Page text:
Finding myself &mdash again &mdash at a weekend in the woods

We sat in a circle as the sun set behind the Sonoma hills. As one of 10 staffers at a ninth-grade Jewish retreat, I helped explain the afternoon activity, called “secrets.” I knew the teens immediately understood the seriousness of the exercise because, for the first time all weekend, they were so quiet I could hear my own breath.

The rules were simple. Anyone who wanted to share a secret could. Every confession was to remain completely confidential and respected. Just in case a secret opened the floodgates, teens could talk to an on-site therapist after the activity.

The goal was to build community by building trust. The retreat was planned by Midrasha, a community high school program supported by the Jewish Community Federation of the Greater East Bay’s Center for Jewish Living and Learning, and local synagogues.

For an hour, teens and even staffers spoke up, each voice a single tree in a quiet field. One secret in particular took root in my mind: “I feel like students at my school judge me, and think of me as someone with no social life who studies all the time.”

The secrets (and tears) continued, punctuated by laughter when more than one boy revealed he liked … Oprah. Still, I couldn’t stop thinking about the revelation that one of the teens felt unfairly judged by peers. It reminded me of, well, me.

I don’t reflect on my high school experience. But I can’t help doing so when I’m at these retreats.

Like many 14-year-olds, I was awkward and shy in new social situations. I didn’t play sports or join school clubs. I was happy hanging out with my small, well-behaved circle of friends, who all hovered somewhere between nerdy and cool.

I joined the Jewish youth group BBYO in the spring of eighth grade, and my whole life changed.

I became a leader. I planned programs, attended sleepovers and conventions, was elected to the high-profile regional board. By my senior year, younger members looked up to me.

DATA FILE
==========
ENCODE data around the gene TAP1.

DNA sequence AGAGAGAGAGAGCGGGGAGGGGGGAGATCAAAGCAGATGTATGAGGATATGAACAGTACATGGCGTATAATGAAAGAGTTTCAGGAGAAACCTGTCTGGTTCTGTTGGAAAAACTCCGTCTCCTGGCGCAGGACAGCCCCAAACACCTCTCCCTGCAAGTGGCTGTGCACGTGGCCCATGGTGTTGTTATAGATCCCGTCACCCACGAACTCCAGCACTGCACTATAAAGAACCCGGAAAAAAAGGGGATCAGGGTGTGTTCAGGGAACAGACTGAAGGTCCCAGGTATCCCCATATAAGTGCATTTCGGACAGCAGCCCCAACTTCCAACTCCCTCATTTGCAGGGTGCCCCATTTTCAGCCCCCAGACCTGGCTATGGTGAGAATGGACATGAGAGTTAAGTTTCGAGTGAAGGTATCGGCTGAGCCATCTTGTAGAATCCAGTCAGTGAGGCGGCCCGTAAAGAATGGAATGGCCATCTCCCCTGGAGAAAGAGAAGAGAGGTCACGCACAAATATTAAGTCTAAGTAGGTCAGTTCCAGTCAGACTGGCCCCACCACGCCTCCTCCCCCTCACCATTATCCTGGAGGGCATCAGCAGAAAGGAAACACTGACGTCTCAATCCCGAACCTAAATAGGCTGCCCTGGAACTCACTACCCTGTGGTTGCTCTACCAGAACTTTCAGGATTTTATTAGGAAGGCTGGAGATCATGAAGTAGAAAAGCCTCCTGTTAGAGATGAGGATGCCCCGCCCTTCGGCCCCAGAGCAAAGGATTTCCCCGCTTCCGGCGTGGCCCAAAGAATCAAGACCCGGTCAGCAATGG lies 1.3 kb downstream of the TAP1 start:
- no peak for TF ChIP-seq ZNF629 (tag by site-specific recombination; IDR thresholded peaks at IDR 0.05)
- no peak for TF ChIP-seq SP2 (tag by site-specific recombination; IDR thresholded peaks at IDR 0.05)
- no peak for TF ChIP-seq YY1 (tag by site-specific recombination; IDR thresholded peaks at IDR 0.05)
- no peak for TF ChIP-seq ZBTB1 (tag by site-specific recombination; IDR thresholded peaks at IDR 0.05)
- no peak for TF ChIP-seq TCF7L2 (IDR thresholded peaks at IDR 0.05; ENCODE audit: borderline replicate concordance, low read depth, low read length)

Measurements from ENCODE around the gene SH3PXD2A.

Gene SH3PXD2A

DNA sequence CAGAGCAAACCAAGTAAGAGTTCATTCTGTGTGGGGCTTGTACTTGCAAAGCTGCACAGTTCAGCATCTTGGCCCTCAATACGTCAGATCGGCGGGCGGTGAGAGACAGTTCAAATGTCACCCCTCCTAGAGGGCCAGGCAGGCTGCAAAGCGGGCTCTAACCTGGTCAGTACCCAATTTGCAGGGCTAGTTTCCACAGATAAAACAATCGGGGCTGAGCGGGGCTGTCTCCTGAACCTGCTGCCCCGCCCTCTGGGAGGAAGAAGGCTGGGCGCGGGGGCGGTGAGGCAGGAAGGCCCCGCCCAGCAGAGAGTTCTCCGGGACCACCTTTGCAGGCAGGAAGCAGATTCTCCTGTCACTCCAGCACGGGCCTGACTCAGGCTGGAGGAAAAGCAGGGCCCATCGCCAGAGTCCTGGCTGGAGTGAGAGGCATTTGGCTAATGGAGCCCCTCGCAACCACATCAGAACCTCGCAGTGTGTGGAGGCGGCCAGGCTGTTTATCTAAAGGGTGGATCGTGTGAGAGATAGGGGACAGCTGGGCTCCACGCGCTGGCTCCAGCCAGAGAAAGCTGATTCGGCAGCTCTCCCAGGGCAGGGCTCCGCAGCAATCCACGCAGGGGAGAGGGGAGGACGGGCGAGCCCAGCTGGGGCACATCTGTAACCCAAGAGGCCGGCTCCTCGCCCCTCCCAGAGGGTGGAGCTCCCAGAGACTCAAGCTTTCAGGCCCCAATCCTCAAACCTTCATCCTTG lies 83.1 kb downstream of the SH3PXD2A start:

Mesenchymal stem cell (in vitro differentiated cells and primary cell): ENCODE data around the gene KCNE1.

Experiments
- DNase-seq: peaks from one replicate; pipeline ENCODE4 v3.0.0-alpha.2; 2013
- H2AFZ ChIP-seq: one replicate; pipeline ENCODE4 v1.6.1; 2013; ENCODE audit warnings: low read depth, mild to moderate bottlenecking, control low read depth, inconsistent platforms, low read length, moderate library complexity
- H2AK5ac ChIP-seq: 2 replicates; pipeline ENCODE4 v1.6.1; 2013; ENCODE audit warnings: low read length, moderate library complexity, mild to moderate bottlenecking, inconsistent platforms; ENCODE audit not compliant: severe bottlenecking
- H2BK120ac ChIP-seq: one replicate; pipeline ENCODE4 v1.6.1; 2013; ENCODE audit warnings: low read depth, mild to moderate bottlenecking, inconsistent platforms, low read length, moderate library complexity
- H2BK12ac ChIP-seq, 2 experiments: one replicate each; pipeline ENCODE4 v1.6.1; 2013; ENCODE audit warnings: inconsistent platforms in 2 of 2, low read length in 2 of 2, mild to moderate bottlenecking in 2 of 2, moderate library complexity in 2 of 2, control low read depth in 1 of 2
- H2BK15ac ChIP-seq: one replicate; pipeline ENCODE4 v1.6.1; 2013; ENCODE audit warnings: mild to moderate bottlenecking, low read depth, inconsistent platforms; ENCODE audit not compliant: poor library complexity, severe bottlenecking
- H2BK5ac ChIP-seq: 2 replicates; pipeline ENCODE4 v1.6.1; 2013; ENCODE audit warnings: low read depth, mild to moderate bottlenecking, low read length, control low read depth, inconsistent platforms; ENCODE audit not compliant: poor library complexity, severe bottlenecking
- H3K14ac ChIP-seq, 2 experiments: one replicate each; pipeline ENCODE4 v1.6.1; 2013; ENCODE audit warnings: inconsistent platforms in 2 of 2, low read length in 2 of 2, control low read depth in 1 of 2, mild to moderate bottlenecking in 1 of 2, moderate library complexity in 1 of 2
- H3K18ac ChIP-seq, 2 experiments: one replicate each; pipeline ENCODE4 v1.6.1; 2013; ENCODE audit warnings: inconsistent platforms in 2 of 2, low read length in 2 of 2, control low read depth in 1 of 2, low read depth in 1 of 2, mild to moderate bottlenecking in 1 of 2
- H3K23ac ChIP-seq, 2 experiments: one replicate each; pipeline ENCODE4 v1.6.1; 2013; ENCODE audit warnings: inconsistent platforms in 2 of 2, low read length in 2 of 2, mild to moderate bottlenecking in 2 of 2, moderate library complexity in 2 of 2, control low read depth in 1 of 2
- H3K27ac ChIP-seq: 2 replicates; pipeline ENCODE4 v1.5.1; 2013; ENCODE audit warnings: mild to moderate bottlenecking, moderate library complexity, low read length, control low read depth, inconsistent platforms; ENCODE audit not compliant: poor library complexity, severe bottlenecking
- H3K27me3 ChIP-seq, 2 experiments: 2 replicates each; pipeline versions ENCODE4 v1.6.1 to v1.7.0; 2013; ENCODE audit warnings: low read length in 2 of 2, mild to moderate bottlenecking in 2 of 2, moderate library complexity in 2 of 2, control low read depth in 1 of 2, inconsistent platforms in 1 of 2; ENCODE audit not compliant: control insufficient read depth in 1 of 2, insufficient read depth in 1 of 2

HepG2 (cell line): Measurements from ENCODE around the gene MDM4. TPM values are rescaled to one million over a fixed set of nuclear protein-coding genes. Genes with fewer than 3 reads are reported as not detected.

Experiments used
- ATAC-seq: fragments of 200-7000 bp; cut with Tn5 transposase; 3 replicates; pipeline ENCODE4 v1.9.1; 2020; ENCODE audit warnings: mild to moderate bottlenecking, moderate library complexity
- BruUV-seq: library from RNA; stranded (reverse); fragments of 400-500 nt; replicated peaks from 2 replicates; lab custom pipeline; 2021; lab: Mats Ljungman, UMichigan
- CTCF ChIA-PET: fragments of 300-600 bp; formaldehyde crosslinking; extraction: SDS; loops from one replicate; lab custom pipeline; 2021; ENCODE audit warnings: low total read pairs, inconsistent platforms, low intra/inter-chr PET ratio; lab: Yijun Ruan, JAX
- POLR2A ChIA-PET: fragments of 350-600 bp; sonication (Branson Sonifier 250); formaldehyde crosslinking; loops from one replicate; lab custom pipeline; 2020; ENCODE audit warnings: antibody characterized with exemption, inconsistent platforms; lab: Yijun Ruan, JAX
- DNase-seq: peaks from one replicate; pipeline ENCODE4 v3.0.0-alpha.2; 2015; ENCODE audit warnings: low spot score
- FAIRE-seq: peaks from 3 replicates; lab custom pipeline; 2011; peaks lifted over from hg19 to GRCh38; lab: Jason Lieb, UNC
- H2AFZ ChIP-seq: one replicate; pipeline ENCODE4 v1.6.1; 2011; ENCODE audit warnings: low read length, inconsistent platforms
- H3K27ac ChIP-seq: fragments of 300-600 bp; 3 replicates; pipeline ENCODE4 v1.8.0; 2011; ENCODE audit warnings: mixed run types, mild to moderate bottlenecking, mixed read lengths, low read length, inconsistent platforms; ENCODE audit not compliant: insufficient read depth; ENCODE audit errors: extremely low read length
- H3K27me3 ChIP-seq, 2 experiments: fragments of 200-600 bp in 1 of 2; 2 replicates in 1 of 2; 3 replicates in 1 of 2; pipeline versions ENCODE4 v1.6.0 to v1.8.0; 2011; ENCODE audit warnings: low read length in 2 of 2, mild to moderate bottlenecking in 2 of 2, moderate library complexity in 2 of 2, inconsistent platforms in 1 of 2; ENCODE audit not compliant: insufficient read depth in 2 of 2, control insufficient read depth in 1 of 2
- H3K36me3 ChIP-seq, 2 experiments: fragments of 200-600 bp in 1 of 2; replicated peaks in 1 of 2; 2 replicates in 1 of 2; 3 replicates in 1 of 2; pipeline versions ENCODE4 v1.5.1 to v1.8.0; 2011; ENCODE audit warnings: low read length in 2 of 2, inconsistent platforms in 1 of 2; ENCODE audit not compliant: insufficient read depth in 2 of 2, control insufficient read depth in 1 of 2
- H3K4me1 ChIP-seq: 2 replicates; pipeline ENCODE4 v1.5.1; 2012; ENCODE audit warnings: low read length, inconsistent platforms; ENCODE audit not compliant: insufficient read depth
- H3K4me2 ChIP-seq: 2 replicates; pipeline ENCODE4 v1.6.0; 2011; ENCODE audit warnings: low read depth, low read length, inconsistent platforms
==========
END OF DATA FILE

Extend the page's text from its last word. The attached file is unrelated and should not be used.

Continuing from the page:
A lot of what I learned in BBYO I carry with me today. I’m comfortable in my own skin, proud of being Jewish, unafraid to try new things and meet new people — all traits that bloomed because of youth group.

Once when I went to a weekend convention, someone told me she thought it was interesting that some of our friends were “dorks” at their high schools but considered cool and universally well liked in our youth group.

Would if Midrasha provide the same opportunity? I would soon find out.

The room sagged from the weight

of all that truth as the “secrets” discussion concluded. I worried that the emotional purge would darken the evening’s activities.

But when night fell and Havdallah concluded, I saw that the secret-sharing had bonded the teens just like we hoped. How could I tell?

Just before the evening’s talent show, many of the previously horrified-to-be-center-stage students signed up to perform, no longer reluctant to get out of their comfort zones. They told jokes, read poetry and contorted their double-jointed limbs. All routines were met with cheers and applause.

The clapping echoed in my brain, and I realized why Jewish youth programming is so powerful — because it gives teens the power to break free from the rigid social grids of high school.

With Midrasha, BBYO and the like, students are given a clean slate and the chalk to sketch and inhabit their real selves. They can reinvent their identity in ways that otherwise aren’t possible until college or adulthood.

That this is happening in a Jewish context is important. Suddenly, Judaism is not just prayer books and a map of Israel, but the reason why they are able to grow, gain confidence and feel a sense of camaraderie that might be absent in their school lives.

It gives them a reason to love being Jewish — and a reason to believe in themselves.

Stacey Palevsky lives in San Francisco. She can be reached at [email protected].

Stacey Palevsky

Stacey Palevsky is a former J. staff writer.